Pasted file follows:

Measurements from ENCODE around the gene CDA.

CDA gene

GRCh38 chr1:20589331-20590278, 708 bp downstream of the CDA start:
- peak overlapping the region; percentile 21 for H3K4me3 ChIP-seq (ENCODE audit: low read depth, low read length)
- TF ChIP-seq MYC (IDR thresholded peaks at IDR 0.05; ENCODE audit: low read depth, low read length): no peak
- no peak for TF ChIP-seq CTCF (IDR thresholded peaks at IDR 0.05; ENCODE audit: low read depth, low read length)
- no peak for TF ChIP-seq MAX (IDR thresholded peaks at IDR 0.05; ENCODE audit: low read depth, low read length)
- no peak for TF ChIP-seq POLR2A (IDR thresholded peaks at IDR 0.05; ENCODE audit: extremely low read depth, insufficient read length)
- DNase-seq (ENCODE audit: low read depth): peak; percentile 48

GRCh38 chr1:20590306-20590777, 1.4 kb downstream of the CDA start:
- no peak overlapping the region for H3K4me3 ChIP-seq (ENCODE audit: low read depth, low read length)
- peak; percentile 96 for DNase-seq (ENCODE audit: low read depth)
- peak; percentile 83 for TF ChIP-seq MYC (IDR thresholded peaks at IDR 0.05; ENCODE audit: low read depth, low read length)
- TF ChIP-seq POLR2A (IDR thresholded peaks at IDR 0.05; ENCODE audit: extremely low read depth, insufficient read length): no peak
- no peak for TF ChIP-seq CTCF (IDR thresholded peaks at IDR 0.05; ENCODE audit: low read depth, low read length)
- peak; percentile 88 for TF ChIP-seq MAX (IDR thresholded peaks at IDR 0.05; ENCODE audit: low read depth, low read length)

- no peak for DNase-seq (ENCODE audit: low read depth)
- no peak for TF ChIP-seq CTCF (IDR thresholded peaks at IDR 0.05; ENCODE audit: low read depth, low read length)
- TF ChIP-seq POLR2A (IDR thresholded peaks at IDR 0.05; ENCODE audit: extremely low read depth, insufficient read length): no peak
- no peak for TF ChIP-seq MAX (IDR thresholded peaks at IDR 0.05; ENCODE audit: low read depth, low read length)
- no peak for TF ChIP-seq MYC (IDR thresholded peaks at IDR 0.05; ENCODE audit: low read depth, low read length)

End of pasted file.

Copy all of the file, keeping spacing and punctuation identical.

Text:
Measurements from ENCODE around the gene CDA.

CDA gene

GRCh38 chr1:20589331-20590278, 708 bp downstream of the CDA start:
- peak overlapping the region; percentile 21 for H3K4me3 ChIP-seq (ENCODE audit: low read depth, low read length)
- TF ChIP-seq MYC (IDR thresholded peaks at IDR 0.05; ENCODE audit: low read depth, low read length): no peak
- no peak for TF ChIP-seq CTCF (IDR thresholded peaks at IDR 0.05; ENCODE audit: low read depth, low read length)
- no peak for TF ChIP-seq MAX (IDR thresholded peaks at IDR 0.05; ENCODE audit: low read depth, low read length)
- no peak for TF ChIP-seq POLR2A (IDR thresholded peaks at IDR 0.05; ENCODE audit: extremely low read depth, insufficient read length)
- DNase-seq (ENCODE audit: low read depth): peak; percentile 48

GRCh38 chr1:20590306-20590777, 1.4 kb downstream of the CDA start:
- no peak overlapping the region for H3K4me3 ChIP-seq (ENCODE audit: low read depth, low read length)
- peak; percentile 96 for DNase-seq (ENCODE audit: low read depth)
- peak; percentile 83 for TF ChIP-seq MYC (IDR thresholded peaks at IDR 0.05; ENCODE audit: low read depth, low read length)
- TF ChIP-seq POLR2A (IDR thresholded peaks at IDR 0.05; ENCODE audit: extremely low read depth, insufficient read length): no peak
- no peak for TF ChIP-seq CTCF (IDR thresholded peaks at IDR 0.05; ENCODE audit: low read depth, low read length)
- peak; percentile 88 for TF ChIP-seq MAX (IDR thresholded peaks at IDR 0.05; ENCODE audit: low read depth, low read length)

- no peak for DNase-seq (ENCODE audit: low read depth)
- no peak for TF ChIP-seq CTCF (IDR thresholded peaks at IDR 0.05; ENCODE audit: low read depth, low read length)
- TF ChIP-seq POLR2A (IDR thresholded peaks at IDR 0.05; ENCODE audit: extremely low read depth, insufficient read length): no peak
- no peak for TF ChIP-seq MAX (IDR thresholded peaks at IDR 0.05; ENCODE audit: low read depth, low read length)
- no peak for TF ChIP-seq MYC (IDR thresholded peaks at IDR 0.05; ENCODE audit: low read depth, low read length)